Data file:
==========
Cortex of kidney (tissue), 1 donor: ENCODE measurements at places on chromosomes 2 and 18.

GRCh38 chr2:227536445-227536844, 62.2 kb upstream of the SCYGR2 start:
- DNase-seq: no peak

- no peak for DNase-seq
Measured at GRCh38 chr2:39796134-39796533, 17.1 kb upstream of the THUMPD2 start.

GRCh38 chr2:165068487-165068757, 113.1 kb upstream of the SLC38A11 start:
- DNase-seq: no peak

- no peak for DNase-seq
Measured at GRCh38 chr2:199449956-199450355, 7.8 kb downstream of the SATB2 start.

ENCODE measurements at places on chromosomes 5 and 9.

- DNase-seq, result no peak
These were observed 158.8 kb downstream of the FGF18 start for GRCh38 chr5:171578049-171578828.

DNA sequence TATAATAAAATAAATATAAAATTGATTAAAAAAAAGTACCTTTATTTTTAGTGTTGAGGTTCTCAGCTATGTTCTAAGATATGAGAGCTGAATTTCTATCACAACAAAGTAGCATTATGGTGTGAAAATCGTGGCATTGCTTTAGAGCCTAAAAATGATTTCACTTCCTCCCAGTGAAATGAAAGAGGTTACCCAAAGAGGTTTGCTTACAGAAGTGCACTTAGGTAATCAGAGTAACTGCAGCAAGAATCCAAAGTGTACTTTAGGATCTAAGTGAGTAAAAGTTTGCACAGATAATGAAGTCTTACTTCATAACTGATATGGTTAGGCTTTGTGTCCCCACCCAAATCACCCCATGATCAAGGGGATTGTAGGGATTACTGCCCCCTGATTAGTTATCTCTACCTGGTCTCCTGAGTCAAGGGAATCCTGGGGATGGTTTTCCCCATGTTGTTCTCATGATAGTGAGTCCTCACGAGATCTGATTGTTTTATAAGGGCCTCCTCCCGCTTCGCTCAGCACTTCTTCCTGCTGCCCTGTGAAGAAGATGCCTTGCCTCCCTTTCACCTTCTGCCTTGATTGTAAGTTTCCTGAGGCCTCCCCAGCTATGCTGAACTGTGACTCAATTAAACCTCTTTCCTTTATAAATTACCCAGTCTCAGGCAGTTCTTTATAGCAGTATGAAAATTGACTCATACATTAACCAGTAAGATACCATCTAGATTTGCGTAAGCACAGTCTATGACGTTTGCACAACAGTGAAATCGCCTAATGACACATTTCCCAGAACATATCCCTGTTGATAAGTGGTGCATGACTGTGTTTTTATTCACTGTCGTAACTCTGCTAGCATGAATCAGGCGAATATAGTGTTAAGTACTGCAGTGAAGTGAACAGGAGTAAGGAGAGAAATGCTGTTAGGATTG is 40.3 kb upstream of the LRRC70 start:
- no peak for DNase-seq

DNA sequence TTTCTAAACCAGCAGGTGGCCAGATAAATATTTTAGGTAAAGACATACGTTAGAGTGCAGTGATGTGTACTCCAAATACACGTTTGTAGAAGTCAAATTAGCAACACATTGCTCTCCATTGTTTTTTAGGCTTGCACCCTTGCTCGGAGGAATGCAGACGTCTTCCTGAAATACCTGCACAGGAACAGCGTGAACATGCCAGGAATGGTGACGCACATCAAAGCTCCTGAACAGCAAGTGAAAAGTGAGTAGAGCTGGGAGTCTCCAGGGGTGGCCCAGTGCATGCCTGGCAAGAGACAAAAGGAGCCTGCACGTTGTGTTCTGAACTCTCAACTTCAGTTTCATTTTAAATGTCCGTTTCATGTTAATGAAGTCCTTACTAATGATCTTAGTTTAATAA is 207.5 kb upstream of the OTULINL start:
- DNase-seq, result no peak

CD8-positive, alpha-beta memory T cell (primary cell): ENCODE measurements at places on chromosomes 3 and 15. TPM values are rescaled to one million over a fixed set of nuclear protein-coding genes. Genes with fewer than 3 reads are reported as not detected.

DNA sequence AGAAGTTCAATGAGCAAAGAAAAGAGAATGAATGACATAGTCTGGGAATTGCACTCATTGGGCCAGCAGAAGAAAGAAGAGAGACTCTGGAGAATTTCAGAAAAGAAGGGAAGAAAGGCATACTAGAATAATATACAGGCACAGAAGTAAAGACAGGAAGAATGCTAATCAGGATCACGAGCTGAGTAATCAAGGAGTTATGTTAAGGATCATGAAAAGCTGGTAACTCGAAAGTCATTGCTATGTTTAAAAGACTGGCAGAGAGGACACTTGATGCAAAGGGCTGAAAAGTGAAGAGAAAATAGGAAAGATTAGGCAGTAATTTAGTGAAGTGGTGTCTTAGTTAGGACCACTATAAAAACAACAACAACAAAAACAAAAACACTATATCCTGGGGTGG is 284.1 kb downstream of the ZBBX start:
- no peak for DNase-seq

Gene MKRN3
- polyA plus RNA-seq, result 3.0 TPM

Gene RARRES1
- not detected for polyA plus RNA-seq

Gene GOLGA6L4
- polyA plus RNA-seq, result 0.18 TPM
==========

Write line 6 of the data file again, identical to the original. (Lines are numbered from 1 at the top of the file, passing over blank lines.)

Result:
GRCh38 chr2:165068487-165068757, 113.1 kb upstream of the SLC38A11 start: